I.F. Champion Loft 15-49.99
RICHARD CLARK

1. Tell us a little about yourself.

I started keeping pigeons when I was 14 years old. Some of my neighborhood friends had racers and got me interested. I built a crude loft out of scrap wood and chicken wire and started with birds from these friends. A couple of years later, I purchased two pairs from the area's top flyer, Mr. Will Baldwin, for $20 per pair. That was a lot of money in 1966! I never raced, but when we went anywhere I would take some birds and release them. After graduation, I had to leave the hobby. In 1997, my wife became interested in pigeons, so she built her loft. I built mine in 1998 one hundred feet away. She raced in 1997 and 1998. I started racing in 1998. She no longer competes.

2. Do you think your position is a good one as far as combine races are concerned?

I'm located more or less in the middle, so location isn't an advantage. There are 60 lofts in the Greater North Carolina Concourse, spread over the eastern half of the state. The local club, Atlantic Coast Club, has about 20 flyers in Wilmington and the surrounding area.

3. Do you have an original family of birds?

No. Most of my birds are crosses, with a few that I purchased from nationally known reputable flyers.

4. What type of bird do you fly?

Most are medium sized, some are smaller. My birds are from proven performance stock, which matters far more than strain name.

5. Can you give us a little history on your Champion Bird?

She is a 1999 yearling born in February, so her history is limited. She was entered in all eleven races flown this year, winning in order of races: 3rd at 171 miles, 4th at 318 miles, 1st at 452 miles, 4th at 510 miles, 5th at 452 miles, 8th at 318 miles, and 1st at 510 miles.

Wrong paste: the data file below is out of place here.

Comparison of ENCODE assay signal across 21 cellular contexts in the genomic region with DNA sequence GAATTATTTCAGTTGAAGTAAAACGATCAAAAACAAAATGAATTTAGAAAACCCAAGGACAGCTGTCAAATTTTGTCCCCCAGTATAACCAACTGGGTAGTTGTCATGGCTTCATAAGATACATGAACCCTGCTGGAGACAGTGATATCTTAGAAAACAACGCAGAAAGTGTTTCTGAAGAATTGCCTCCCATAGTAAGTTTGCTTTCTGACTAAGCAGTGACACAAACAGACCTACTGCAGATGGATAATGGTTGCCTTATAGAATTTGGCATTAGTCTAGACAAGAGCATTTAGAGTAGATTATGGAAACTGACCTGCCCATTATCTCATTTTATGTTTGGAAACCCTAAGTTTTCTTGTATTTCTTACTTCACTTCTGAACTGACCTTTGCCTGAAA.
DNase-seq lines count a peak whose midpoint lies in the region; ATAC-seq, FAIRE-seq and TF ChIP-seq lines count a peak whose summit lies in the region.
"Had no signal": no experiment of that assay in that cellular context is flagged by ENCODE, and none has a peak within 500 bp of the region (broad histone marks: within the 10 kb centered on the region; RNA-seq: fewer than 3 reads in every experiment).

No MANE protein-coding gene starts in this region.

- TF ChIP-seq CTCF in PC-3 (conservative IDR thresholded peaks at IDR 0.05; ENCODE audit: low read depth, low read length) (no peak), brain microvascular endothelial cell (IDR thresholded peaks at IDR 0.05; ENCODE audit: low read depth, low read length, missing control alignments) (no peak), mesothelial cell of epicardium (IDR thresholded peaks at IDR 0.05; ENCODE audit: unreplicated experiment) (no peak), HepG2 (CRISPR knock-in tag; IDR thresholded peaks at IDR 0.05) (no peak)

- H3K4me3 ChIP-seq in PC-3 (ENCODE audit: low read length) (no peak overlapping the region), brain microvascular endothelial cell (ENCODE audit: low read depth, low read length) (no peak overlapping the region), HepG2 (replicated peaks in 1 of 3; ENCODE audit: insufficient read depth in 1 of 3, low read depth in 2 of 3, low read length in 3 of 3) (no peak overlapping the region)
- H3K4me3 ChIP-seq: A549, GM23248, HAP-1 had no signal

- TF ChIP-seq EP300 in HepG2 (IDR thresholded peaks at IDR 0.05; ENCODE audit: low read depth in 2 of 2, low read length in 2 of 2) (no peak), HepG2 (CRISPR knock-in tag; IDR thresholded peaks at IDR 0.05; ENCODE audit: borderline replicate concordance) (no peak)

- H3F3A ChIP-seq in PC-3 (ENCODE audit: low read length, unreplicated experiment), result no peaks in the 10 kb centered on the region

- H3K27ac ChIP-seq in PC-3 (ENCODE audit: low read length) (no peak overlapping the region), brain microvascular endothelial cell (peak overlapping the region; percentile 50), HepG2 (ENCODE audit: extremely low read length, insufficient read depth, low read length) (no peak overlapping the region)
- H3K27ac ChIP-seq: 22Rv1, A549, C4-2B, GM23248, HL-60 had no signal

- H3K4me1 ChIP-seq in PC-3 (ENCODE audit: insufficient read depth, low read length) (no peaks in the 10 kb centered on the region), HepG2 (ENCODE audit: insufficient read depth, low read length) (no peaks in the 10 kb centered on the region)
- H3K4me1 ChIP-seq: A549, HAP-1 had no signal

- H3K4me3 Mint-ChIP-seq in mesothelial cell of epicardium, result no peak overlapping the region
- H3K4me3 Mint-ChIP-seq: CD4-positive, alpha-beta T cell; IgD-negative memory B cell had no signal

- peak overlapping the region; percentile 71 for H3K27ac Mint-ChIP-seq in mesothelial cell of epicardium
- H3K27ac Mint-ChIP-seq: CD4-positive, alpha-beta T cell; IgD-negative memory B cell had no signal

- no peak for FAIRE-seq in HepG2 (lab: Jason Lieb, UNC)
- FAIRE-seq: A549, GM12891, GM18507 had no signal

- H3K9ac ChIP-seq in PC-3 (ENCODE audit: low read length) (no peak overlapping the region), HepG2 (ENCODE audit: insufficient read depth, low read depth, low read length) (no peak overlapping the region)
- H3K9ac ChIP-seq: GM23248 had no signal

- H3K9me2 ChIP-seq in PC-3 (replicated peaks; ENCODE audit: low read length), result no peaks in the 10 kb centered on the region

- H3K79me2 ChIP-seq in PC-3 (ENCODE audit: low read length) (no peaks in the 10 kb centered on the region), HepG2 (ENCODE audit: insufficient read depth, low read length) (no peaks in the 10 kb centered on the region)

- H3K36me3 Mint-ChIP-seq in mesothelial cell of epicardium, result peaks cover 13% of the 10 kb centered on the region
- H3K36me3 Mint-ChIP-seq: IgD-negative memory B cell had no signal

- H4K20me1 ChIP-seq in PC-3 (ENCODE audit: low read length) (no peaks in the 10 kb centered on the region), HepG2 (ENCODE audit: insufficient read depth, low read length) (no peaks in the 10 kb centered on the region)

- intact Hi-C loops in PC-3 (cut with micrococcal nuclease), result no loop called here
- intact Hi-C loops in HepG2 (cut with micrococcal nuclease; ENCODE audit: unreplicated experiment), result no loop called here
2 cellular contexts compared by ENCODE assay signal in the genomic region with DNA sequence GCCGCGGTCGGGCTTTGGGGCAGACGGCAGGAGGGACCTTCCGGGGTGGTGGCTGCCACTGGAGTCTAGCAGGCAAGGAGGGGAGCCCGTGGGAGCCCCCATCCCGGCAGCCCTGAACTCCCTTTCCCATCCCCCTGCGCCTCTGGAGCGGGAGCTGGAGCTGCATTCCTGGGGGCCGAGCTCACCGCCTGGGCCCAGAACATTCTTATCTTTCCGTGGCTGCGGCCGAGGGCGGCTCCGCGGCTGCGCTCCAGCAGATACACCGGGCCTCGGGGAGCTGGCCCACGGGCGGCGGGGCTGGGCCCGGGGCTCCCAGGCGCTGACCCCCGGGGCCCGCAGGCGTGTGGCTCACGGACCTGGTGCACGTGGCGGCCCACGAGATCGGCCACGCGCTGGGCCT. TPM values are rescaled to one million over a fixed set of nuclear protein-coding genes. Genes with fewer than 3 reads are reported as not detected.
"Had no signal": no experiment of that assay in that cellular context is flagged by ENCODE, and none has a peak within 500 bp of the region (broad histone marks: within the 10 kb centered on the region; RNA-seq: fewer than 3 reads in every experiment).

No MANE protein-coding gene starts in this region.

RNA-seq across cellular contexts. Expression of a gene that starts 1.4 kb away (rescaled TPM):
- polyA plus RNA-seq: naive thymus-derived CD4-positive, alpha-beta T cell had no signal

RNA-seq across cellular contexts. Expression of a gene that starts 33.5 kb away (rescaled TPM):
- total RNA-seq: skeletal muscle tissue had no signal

6. Can you give us a little history on your Champion Loft?

I purchased a 30 year old 40 x 12 foot mobile home. I cut out the floors and walls and replaced them with expanded metal and welded wire. I have folding doors throughout the loft for changing configuration. I added vents on the roof. It's not much to look at but it works. The climate here is ideal for raising and racing pigeons.

7. How big is your old bird race team?

I had a total of 28 birds on my 2000 Old Bird Team. Most were 1999 yearlings with a few 1998 birds. The yearlings carried the weight. I have 20 left.

8. How big is your young bird team?

I raised 51 youngsters this year. All were weaned in January and February. I won't be flying the Young Bird Series. I think you have to have birds to race birds. Last year I lost over three fourths of my young birds trying to race them. This year I'm saving them to complement the 20 old birds. They've all been trained to 50 miles and get to loft fly several times a week. I will recondition them before Old Bird Season.